- Showing 4 posts filed under: Story [–] published between Apr 01, 2011 and Apr 30, 2011 [Show all]
We had a tyre slashed on the car last November. Ours was one of 67 or so tyres slashed on about 52 cars, all done by a group of kids but one lad in particular did the bulk of them. Despite a big effort by the police the main culprit wasn't prosecuted by the CPS because "there was insufficient evidence to ensure a conviction".
A few weeks ago I was asked by the local CBM if I'd be interested in this Restorative Justice thing for one of the lads involved - who admitted he might have done one or two tyres but again wasn't to be prosecuted. I invited the CBM round to discuss whether I wanted to be involved or not. It seems that even though the lad was never charged he wants to make an effort to turn his life around and had asked for the RJ thing, although I suspect he'd been talked into it by his youth worker or the plod. Apparently with support from his family and his own efforts he's making good progress and hasn't been in bother since the night of the short knives.
Apr 29, 2011 Story
Healing scars that can’t be seen
Three years after their lives violently collided, Shaun Herrod, his fiancee Agnes Steele, and Maconnell Baker seem an unlikely trio to sit in the same room enthusiastically discussing Herrod’s upcoming college graduation.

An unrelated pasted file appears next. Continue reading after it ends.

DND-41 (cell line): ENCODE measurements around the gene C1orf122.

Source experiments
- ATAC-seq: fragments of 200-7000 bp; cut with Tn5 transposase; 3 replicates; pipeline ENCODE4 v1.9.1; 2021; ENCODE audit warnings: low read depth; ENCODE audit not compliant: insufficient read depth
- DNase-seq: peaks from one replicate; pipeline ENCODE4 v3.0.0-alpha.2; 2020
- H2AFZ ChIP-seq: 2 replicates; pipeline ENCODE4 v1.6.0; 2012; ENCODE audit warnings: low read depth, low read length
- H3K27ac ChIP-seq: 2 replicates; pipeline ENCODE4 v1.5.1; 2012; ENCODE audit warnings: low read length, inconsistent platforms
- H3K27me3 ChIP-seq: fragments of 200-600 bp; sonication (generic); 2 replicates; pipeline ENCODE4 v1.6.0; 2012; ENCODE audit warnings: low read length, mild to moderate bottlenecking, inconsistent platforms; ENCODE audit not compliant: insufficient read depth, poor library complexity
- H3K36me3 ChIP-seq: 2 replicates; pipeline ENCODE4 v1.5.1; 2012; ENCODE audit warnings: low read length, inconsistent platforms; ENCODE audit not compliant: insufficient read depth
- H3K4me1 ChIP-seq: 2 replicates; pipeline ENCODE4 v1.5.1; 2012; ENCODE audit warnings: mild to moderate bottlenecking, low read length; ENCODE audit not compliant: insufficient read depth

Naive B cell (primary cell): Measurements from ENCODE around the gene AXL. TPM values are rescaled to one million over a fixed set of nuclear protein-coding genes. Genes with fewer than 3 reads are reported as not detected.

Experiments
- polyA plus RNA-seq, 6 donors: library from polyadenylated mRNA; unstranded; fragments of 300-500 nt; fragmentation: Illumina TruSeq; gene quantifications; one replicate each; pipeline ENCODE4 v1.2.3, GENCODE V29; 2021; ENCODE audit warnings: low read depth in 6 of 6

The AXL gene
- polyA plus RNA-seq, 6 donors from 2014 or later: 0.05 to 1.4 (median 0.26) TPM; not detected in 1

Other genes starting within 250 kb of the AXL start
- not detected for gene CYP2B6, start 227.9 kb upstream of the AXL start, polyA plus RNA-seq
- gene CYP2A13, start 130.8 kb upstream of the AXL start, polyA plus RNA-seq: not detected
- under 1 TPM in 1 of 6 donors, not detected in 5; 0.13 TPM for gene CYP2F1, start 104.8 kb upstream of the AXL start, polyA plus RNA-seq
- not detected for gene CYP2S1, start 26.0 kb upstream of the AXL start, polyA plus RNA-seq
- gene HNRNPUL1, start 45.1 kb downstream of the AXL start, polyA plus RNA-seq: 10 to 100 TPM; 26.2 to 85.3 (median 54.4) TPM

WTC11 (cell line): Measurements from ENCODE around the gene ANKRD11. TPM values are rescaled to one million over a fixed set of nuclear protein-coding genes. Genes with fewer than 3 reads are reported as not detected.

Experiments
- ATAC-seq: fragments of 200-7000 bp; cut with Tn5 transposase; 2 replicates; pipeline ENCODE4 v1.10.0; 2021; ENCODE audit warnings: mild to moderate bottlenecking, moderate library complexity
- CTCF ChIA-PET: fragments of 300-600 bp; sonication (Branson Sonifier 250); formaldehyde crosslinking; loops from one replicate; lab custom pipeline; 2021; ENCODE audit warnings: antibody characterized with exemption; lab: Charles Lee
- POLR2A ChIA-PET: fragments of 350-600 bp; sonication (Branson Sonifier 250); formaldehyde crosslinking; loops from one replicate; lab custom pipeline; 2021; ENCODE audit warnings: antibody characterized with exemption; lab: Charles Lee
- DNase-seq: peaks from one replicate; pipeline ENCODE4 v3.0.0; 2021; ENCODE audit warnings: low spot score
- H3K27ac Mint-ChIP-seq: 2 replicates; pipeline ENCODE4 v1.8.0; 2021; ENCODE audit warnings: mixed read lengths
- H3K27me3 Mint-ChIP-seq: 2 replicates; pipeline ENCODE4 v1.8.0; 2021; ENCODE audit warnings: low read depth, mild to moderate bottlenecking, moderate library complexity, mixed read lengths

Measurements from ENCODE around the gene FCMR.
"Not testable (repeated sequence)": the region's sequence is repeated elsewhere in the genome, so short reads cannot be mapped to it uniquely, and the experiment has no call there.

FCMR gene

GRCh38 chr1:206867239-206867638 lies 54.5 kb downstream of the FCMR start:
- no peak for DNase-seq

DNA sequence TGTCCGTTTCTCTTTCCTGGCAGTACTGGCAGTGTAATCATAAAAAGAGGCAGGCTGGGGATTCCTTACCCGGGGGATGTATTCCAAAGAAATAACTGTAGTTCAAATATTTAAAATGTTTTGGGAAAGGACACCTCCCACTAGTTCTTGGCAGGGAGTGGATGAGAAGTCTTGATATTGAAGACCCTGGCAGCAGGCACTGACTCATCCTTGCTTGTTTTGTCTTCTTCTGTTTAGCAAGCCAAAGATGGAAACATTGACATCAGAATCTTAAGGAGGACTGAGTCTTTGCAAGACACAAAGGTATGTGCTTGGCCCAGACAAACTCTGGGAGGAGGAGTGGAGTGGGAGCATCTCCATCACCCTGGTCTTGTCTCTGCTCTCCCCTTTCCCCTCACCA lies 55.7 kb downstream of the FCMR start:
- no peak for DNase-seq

Life unexpectedly changed for all three of them on May 7, 2008, when Baker — who was high at the time — drove his car into Herrod’s on a north Rapid City street.
As the third anniversary of the accident approaches, the three talk about switching the focus of May 7 from a horrible accident to a memorable graduation.
Storytelling: Simple but profound
I hesitate to write about storytelling and restorative justice as a lot of people have written about the profound impact of this form of communication. A quick search for the term “storytelling” on Restorative Justice Online returns 29 different entries by people such as Kris Miner and Kay Pranis. Yet, I’ve recently been reminded of how important storytelling can be not only in communication but for an individual processing through pain and loss.
I remember talking with a woman who had lost her son in an automobile accident that involved drunk driving. She expressed a series of emotions ranging from grief to anger to denial. In telling me about the impact of her son’s death, she also described her anger and frustration with the criminal justice system in that her family was denied an opportunity to tell their story. She summed up all this in saying that they deserved the right to have the conference with the young man who had been driving that day. They deserved to be able to tell him how profoundly that one night had changed their lives.
The Salvation Army and restorative justice
from the article in The Dignity Project:
“I will never forget my first brush with injustice” says Matt Delaney. “I was so hurt. I wanted pay back. I wanted to retaliate, to return the favour that I didn’t ask for. I did fight back. Strange though, after I unleashed my vengeance, all I felt was empty and alone. What was wrong with me? Where was the justice I was looking for? Why didn’t I feel justified?